”For me, I feel like this is an investment in my future so I can age gracefully,” Chambers said. “What I spend now, I don’t have to spend on a nursing home. I think it’s important for people of a certain age, like us, that we learn the functional things that we have to do to keep a good life.

“There’s many widows in this program, and, so we’re doing things on our own, and we have to be strong. We have to be flexible. We want to have our balance. We have to have mobility. We have to be able to get up off the floor with our grandkids, and that’s all things that this program helps us do. It’s great.”

Brinker did not know any of her fellow Fit Body Forever members when she joined the group about three years ago. Now, in addition to 2-3 workouts per week together, they go out to eat lunch about once a week and have become friends and each other’s support system.

“It’s family,” Brinker said. “It’s not a just a workout. It’s not just a gym. It’s family.”

Memorial Day is a microcosm of that process. Wehrkamp loves to see what he calls the four stages of The Murph, and how a new family gets formed over the course of the hour or so. At the start, there is a heightened sense of hope, where everyone is excited. Then, the midway point, where people “kind of look like they don’t know if they can finish.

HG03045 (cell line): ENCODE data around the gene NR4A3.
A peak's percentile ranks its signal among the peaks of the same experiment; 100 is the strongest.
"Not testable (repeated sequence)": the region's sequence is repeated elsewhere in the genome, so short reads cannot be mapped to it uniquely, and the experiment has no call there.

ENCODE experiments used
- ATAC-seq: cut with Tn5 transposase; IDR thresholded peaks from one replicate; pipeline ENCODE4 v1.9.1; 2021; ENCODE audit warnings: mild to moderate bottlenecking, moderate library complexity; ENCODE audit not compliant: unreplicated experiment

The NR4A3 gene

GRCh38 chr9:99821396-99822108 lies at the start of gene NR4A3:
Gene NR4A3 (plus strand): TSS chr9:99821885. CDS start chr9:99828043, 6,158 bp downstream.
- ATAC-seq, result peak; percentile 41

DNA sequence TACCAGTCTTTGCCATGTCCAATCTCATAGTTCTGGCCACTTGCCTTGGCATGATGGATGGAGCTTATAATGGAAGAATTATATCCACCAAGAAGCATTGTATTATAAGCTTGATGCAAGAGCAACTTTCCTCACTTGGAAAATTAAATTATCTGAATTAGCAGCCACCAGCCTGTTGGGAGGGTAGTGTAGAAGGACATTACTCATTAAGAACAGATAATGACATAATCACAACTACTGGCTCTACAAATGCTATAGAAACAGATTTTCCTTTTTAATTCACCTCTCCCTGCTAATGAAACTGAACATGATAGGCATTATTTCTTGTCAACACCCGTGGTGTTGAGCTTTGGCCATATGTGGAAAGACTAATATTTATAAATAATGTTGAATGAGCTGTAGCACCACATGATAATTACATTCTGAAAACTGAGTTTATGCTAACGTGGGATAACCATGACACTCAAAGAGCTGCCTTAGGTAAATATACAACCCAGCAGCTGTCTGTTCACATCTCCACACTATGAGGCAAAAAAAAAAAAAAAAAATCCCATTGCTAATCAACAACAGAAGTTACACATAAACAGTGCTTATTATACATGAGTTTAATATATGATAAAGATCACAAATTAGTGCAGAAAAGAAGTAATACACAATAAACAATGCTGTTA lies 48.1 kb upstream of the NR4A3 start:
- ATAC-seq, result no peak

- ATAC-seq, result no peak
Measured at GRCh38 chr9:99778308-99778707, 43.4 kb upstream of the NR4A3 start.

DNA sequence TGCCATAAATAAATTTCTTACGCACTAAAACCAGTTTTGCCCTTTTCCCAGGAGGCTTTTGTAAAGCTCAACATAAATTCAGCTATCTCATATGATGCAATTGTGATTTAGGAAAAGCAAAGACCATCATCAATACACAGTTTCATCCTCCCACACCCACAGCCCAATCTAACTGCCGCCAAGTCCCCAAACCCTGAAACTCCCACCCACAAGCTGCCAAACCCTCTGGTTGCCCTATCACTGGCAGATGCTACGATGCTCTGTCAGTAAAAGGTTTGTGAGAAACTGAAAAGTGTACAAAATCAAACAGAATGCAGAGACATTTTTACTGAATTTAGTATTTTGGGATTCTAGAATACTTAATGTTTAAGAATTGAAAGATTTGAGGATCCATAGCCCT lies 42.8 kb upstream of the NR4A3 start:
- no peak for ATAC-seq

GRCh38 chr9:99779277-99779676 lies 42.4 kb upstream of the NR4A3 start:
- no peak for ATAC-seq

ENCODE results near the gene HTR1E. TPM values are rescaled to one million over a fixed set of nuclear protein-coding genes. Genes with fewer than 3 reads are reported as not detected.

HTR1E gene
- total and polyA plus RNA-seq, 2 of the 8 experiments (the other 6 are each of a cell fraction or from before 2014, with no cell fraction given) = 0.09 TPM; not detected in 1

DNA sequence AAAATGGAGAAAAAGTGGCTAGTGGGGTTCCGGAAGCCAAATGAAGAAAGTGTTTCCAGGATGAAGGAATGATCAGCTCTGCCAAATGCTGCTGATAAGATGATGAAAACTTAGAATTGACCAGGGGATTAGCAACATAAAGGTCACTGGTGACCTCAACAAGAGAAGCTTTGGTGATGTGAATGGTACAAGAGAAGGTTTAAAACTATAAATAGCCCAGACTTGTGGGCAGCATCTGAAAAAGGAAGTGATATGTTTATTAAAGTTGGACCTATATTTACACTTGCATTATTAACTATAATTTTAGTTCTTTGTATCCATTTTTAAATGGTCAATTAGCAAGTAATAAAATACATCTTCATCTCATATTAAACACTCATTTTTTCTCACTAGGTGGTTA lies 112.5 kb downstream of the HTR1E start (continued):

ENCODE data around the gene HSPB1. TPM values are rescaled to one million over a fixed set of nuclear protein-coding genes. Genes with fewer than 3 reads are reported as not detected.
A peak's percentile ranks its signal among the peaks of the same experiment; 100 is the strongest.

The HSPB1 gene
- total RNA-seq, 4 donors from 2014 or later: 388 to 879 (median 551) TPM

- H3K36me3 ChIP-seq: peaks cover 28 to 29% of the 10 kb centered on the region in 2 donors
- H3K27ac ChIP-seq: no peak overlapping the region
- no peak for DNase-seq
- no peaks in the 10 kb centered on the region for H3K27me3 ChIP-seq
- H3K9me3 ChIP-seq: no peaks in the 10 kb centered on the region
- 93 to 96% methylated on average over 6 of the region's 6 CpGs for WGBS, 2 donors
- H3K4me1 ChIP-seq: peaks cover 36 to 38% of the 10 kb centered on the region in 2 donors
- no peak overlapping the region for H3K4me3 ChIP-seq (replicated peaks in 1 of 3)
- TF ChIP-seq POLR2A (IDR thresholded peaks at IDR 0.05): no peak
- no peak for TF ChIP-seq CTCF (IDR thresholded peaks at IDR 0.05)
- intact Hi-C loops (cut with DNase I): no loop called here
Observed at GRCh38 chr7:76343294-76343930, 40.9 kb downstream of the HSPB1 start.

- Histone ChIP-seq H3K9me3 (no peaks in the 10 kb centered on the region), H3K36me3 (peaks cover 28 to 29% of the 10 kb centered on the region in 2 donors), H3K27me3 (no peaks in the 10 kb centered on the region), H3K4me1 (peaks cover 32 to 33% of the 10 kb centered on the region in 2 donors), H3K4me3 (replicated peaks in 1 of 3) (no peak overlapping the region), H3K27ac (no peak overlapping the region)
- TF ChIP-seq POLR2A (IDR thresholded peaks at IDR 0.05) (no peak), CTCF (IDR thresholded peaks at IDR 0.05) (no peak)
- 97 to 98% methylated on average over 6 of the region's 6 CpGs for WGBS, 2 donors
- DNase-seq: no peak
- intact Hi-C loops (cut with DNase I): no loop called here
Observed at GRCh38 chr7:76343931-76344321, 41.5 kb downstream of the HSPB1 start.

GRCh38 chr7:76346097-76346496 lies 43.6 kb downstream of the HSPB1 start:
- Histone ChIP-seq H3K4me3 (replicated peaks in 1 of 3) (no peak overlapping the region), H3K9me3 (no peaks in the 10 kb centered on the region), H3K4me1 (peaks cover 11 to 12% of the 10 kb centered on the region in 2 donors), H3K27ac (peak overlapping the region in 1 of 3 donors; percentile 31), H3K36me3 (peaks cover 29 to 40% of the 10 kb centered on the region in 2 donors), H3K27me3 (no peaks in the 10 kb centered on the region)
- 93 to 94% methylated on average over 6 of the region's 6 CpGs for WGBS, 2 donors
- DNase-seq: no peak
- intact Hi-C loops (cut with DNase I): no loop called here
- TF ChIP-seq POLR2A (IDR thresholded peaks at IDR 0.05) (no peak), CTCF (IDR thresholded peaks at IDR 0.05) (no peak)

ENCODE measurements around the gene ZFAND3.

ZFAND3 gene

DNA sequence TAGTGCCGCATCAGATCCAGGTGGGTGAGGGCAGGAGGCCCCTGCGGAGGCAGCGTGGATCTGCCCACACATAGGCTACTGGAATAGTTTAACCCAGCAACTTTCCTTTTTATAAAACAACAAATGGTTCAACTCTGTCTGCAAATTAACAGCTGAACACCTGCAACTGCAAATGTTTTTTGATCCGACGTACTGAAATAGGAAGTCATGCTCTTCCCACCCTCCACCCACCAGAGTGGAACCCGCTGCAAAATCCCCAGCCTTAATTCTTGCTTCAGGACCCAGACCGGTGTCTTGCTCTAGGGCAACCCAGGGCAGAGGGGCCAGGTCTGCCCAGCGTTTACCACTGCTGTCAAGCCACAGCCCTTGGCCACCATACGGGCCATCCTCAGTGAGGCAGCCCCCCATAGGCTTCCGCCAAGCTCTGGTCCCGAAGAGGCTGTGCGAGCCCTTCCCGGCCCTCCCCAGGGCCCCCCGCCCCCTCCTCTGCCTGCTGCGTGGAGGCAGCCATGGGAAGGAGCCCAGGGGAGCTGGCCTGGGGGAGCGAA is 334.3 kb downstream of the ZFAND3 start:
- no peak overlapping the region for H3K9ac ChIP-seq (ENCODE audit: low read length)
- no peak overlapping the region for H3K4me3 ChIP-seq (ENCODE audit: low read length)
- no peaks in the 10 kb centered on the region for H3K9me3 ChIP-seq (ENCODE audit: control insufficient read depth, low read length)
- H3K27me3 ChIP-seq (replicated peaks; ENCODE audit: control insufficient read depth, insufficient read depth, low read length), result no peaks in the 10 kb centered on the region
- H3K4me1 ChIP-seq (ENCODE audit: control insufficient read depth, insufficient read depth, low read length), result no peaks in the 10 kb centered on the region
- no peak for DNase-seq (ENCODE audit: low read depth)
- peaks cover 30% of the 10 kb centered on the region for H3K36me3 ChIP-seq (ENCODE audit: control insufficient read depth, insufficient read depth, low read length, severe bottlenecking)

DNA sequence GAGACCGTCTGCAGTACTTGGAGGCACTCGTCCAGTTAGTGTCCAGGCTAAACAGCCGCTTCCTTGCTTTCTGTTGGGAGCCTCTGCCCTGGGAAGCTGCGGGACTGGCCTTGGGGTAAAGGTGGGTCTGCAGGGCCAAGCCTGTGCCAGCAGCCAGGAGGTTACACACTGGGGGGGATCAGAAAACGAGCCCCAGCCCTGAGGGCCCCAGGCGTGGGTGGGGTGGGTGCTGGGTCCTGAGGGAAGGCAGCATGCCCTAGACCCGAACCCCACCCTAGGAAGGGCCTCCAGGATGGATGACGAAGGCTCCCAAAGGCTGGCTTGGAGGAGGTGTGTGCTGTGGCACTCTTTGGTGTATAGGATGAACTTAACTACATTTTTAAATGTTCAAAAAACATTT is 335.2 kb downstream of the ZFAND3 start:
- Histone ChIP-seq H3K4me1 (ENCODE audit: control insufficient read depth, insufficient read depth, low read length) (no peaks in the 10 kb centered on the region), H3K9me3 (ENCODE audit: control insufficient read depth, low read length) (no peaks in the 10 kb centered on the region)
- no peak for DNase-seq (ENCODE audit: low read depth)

“Then about three-fourths of the way through, what you see — and it’s like magic — what you see, all of a sudden, the whole gym, now, they’re not working out as individuals. They’re working out together. And what you see is high-5′s fist bumps. You see people looking at each other in the eye, encouraging each other. And then what you see by the end of it is individuals showed up, but a community leaves together,” said Brinker.

It’s all a dream come true for Wehrkamp, who started the local affiliate of Fit Body Boot Camp — which has over 700 gyms nationwide for its 30-minute “high-intensity interval training” (HIIT) classes, in 2015 in a small space in a strip mall on Minnesota Avenue. It originally had 15 clients paying $40 per month, and Wehrkamp and his wife struggled to pay the bills.

Now, there are two stand-alone facilities in Sioux Falls, one in the central part of town and another on the west side that both span over 3,000 square feet.

“The Murph,” with ten times the participation from the first event, is a representation of the growth of the Sioux Falls FBBC franchise.

”The feeling that I get when I watch what this event has become, It’s a very emotional, overwhelming feeling,” Wehrkamp said. “It didn’t start this way, and it’s something we’ve just poured energy and time and money into, and the way that the community, our members, and our clients show up for this event, it makes me feel like we’re doing something right.

“Business is hard. Business is something that is very difficult. But this makes me realize that through all the difficult times in business, I need to tell myself, ‘Keep pushing, C.J. Keep pushing because lives are being changed through events like The Murph,” said Wehrkamp.